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I remember reading once that George Eliot wanted everything in Daniel Deronda “to be connected to everything else”.

Well, this is exactly what Titian’s Boatman feels like.

It may not look like it at first, when the reader is introduced to several characters in various places and various times. There is the eponymous boatman, plying his trade in a plague-ridden Venice in 1576, ferrying back and forth Titian’s last surviving son and plucky courtesan Tullia Buffo. Then, in present day London, there are actor Terry Jardine and Italian director Ludovico Zabarella, brought together by Shakespeare and personal loss. Lastly, there’s Cuban maid Aurora, carrying the weight of childhood trauma and widowhood – and finding consolation in a painting…

And the paintings – Titian’s paintings – are the first connection tying together the different strands of this story. But there is so much more… Victoria Blake weaves many patterns, but they are never obvious. They emerge gradually, gently, as the reader gets to know the characters and their stories in depth – until the whole tale is one complex, layered tapestry.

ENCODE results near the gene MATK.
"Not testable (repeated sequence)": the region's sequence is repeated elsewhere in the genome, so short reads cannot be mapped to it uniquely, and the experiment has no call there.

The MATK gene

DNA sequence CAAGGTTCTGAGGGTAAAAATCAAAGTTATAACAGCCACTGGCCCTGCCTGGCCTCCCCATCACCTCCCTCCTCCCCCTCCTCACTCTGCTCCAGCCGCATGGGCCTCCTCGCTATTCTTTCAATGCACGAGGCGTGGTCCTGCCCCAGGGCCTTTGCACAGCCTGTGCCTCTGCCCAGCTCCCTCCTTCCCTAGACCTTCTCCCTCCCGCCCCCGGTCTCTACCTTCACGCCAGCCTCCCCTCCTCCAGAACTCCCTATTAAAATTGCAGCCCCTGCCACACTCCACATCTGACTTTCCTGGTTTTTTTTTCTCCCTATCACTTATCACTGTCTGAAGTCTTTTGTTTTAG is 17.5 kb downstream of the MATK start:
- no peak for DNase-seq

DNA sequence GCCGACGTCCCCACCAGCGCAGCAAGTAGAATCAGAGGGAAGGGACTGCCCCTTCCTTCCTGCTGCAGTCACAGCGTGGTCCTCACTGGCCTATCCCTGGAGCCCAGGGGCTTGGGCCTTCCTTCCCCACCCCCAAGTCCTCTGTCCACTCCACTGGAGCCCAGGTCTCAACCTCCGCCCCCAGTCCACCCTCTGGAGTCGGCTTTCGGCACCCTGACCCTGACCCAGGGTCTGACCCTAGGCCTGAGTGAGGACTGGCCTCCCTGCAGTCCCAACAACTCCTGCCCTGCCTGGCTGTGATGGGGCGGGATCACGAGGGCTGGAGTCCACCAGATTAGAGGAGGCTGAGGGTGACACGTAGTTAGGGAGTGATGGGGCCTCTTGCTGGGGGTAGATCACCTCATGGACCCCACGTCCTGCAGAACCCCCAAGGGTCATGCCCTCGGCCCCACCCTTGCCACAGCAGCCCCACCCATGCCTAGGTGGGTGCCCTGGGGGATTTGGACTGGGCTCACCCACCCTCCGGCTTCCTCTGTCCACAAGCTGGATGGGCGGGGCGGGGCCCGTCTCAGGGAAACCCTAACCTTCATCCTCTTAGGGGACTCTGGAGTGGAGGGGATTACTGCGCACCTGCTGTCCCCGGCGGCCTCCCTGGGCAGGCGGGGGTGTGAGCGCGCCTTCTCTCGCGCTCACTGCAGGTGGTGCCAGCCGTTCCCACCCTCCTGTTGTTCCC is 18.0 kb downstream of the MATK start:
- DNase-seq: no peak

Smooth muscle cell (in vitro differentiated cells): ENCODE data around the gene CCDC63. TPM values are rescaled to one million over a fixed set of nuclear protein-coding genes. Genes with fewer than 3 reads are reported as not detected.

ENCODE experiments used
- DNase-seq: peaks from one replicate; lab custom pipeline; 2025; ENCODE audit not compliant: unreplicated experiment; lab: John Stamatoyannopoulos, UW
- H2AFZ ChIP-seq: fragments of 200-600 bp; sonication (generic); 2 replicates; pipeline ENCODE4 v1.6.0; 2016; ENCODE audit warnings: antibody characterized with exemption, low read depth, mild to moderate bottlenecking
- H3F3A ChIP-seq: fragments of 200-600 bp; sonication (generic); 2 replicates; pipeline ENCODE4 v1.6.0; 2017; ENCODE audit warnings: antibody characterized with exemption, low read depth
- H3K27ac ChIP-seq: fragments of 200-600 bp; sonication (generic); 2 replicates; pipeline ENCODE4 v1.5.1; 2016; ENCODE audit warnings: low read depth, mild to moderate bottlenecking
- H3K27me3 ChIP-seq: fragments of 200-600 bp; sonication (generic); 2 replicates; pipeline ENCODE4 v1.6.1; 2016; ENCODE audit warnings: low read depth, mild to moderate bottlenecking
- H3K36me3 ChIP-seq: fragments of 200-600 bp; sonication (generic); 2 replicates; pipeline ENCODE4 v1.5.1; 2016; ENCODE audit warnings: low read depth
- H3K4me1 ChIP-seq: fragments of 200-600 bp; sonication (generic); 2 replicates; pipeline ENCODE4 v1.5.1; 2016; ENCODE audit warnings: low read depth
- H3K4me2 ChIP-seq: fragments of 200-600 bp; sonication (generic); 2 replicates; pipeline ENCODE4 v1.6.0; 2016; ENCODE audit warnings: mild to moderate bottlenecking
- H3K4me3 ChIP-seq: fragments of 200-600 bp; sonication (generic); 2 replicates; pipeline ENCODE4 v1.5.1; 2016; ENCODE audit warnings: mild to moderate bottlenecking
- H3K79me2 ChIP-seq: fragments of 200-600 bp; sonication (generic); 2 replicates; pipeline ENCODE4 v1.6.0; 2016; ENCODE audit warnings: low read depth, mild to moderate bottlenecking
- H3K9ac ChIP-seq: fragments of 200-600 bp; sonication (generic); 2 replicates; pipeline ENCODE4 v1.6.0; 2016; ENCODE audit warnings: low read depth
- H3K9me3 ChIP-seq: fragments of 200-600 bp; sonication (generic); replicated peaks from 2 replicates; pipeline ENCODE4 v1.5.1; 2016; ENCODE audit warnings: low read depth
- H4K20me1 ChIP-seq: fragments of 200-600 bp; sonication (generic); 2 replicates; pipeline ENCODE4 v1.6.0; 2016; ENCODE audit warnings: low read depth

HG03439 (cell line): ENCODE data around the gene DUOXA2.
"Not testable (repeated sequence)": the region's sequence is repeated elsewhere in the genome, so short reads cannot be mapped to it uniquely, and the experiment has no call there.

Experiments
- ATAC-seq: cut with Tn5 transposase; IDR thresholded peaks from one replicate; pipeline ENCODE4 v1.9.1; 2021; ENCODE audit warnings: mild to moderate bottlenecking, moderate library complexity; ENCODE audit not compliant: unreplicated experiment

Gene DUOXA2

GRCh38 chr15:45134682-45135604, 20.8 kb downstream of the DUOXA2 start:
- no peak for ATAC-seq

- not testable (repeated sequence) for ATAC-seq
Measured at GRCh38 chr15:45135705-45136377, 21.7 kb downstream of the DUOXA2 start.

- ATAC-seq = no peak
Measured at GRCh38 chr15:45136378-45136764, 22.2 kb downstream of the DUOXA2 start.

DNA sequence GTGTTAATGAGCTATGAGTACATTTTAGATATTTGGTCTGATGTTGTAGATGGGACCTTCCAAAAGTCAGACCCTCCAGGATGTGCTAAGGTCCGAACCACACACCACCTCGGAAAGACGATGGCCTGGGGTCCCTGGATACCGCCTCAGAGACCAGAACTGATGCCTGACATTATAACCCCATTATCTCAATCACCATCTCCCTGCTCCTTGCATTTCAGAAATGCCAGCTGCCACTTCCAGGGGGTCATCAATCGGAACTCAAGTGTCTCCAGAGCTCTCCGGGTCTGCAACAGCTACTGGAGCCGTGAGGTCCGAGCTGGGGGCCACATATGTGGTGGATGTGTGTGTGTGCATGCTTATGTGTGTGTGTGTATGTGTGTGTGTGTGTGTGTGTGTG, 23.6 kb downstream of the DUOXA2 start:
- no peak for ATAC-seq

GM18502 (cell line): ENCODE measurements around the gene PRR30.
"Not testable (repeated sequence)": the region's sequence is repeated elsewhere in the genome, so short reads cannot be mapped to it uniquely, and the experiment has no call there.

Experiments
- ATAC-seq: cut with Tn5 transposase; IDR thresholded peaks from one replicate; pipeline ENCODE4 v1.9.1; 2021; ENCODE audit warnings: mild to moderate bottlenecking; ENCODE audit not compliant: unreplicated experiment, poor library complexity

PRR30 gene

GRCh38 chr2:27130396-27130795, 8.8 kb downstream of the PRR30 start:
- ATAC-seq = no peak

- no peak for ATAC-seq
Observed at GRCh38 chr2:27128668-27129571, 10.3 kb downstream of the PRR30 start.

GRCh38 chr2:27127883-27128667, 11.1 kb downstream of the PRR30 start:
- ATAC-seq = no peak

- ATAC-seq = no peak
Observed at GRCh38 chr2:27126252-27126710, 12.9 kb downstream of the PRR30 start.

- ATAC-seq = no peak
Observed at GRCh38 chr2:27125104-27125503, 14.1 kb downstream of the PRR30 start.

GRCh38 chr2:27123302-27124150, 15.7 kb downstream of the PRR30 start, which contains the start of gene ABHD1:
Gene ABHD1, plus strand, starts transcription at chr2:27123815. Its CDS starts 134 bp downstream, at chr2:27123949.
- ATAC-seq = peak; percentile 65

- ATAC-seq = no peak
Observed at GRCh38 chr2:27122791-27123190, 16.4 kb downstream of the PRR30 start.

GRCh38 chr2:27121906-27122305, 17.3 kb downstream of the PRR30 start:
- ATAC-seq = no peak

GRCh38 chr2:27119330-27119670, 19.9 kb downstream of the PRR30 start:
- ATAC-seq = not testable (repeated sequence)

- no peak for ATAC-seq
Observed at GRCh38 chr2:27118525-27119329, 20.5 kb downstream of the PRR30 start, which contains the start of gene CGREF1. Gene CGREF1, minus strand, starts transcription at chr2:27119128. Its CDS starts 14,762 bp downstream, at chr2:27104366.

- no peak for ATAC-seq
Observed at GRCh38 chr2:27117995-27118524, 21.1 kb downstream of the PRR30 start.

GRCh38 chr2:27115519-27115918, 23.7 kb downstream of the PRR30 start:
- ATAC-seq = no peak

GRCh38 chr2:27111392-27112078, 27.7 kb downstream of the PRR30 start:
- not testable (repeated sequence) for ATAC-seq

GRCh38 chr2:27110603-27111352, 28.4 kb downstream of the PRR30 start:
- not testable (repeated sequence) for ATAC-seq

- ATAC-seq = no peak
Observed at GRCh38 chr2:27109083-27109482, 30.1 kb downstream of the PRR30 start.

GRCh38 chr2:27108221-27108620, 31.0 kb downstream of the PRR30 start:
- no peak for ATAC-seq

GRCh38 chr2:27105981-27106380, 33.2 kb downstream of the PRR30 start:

Also, the different points of view and narrative modes (first and third person, present and past tense…), combined with the different times and places, add to the richness, creating a kaleidoscope-like view of a world where art and beauty run as an undercurrent to all lives – whether for good or bad. Because, while art has an ultimately redemptive power, its actual or potential darker sides are also shown, in several subtle and intelligent ways.

And finally, Victoria Blake paints her different settings very vividly, from a Renaissance Venice warily shaking off the disease to the present day contrast between Aurora’s flat and that of her very (if not very honestly) rich employers, to the London theatrical milieu. I might have a few quibbles about Italy (for instance Cadore has woods, rather than forests, and fiesta is Spanish where the Italian word would be festa), but they are very small, and do nothing to spoil a lovely, deep, thoughtful book about art, its joys, its many prices and, ultimately, its power to heal and connect.

Salva

Salva

Salva

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